I don't think of Taylor Swift or Justin Bieber as the pinnacle of their genres, much the same as Sanderson isn't the pinnacle of his, just because he's sold a fuckload of books. I think he actually reinforces a lot of problems within the fantasy genre that stop it from being taken seriously. I also think that if you want to stand out as a writer, there has to come a point where you say 'fuck it,' and just make your own path. As Neil Gaiman says, nobody can write the story you write. If you constantly try to ape another's style, you are limiting yourself, and you will only ever produce paler imitations of whatever style it is you are imitating.

I will reiterate: Sanderson's writing lectures are fantastic for beginner writers. Past that, those same writers need to grasp what a story is, then throw everything they've been taught to the backs of their minds and just let it flow. That's the only way to write a great, original story.

EDIT:  Perspective doesn't have to be consistent throughout the story. You can shift and change and do as many weird things as you want. Yet, it does have to be clear for the reader. Otherwise you'll lose them, and they won't enjoy the story.

EDIT2: I've just realised that perhaps relief cloaked in suspicion means something like relief mingled with suspicion - in which case it isn't so perspective-shattering. I would still say it's a lot of precise detail communicated simply through a character's eyes. Imagine looking someone in the eye and being able to tell their precise emotional state. That's what Garland does in this story. Seems odd when you think about it, no?
« Last Edit: May 07, 2018, 12:04:10 pm by Levity »
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Imic

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Imic's tale.
« Reply #1838 on: May 07, 2018, 11:21:29 am »

A lone figure walks alone. Around her, all the world is dark. Slowly, up a long, winding path, she trudges ever forward, never stopping or looking around her. Finally, she reaches the end of her path. It's a small valley, the centre taken over by a large lake. Two sides have tall hills, one side drops down into the darkness, and the last goes up, into a tall peak. At it's bottom is a dark rectangle, almost invisible in the gloom. She walks around the lake, the path getting rougher with each passing step. Occasinally, old bones, weapons, tools, and vehicles of war poke out of the soil.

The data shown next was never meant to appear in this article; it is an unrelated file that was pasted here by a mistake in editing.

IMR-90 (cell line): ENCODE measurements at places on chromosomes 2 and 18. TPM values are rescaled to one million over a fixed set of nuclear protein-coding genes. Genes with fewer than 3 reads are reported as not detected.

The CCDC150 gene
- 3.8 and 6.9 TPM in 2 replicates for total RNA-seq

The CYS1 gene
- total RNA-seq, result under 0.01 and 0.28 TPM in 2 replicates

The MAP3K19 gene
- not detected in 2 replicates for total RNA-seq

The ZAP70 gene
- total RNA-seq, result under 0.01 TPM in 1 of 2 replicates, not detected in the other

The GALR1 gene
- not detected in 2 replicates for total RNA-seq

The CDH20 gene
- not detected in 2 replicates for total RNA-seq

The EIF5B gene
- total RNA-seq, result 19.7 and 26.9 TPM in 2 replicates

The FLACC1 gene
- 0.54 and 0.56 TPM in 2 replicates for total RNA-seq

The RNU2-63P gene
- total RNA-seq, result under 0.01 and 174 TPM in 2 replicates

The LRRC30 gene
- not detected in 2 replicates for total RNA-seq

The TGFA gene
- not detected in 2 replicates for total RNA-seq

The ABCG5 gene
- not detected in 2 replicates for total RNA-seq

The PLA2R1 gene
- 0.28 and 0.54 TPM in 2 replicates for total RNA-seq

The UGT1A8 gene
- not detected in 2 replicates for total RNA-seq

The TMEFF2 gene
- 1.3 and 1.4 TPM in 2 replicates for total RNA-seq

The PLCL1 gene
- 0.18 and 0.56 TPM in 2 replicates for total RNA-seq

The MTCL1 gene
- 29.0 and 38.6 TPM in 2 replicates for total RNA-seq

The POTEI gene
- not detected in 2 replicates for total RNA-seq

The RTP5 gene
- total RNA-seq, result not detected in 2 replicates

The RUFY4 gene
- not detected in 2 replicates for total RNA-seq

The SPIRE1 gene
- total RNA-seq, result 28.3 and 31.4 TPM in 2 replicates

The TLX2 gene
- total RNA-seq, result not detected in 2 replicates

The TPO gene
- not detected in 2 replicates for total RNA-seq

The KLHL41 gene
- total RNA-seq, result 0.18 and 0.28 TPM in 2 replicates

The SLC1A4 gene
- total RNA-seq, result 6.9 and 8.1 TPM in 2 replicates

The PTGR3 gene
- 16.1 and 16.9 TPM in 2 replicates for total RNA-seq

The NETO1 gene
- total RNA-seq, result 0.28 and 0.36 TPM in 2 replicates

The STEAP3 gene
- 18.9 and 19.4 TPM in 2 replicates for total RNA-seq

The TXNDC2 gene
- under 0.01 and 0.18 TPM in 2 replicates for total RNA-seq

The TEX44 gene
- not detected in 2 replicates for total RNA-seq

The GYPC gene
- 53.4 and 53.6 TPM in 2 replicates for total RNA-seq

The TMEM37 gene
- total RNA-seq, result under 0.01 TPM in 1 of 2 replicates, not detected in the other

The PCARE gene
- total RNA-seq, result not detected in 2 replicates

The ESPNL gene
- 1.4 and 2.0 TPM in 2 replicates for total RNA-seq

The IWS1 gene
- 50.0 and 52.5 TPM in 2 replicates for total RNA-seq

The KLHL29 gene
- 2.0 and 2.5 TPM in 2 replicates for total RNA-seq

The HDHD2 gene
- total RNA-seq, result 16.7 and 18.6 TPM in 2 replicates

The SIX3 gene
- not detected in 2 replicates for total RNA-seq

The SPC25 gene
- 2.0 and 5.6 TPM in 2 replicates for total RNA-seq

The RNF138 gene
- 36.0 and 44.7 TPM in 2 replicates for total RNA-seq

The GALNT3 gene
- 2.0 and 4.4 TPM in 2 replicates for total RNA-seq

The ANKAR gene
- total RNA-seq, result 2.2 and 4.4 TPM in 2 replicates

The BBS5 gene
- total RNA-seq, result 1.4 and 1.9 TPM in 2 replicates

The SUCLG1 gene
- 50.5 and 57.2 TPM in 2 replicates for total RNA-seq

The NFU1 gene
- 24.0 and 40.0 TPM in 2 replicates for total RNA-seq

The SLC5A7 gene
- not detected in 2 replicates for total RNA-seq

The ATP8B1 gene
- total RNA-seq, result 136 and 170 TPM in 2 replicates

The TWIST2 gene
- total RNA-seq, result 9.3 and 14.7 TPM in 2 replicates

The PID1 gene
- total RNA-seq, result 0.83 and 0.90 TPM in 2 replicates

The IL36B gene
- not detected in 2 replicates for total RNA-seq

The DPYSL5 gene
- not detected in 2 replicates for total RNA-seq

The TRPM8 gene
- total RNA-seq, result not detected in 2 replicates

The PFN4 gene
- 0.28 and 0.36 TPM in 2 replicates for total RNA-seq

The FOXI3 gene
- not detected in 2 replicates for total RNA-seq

Finally, she reaches the base of the peak. In the darkness from afar, it could not be made out, but now, it is as clear as can be: There is a tall door here, made from solid rock, and fastened with metal bands. At it's centre is a large, four pointed star.
       She walks up to it, towards a small pile of stones at it's base. The ground around it is littered with skeletons, rusted armour, firearms, and broken tanks. She takes off her hood, revealing a lined, scarred face, and long braided hair, dark with streaks of grey. Slowly, she takes a pack off her bag, and takes out the skull of some demonic beast, with long broken teeth, and four eye sockets. She turns around, and throws it into the lake. Slowly, she takes a loose stone from the beach, and carefully adds it to the pile. She stamds motionless for some time, before walking away, and starting a small fire. After some time, she gets out a bedroll, and goes to sleep.
In the morning, she is dead.       

GiglameshDespair

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Re: Imic's tale.
« Reply #1839 on: May 07, 2018, 12:02:44 pm »

A lone figure walks alone. (Unnecessary repetition. We know a lone figure must walk, by definition, alone.) Around her, all the world is dark. Slowly, up a long, winding path, she trudges ever forward, never stopping or looking around her. Finally, she reaches the end of her path. It's a small valley, the centre taken over by a large lake. Two sides have tall hills, one side drops down into the darkness, and the last goes up, into a tall peak. At its bottom is a dark rectangle, (of the lake?)almost invisible in the gloom. She walks around the lake, the path getting rougher with each passing step. Occasionally, old bones, weapons, tools, and vehicles of war poke out of the soil.
       Finally, she reaches the base of the peak. In the darkness from afar, it could not be made out, but now, it is as clear as can be: There is a tall door here, made from solid rock, and fastened with metal bands. At its centre is a large, four pointed star.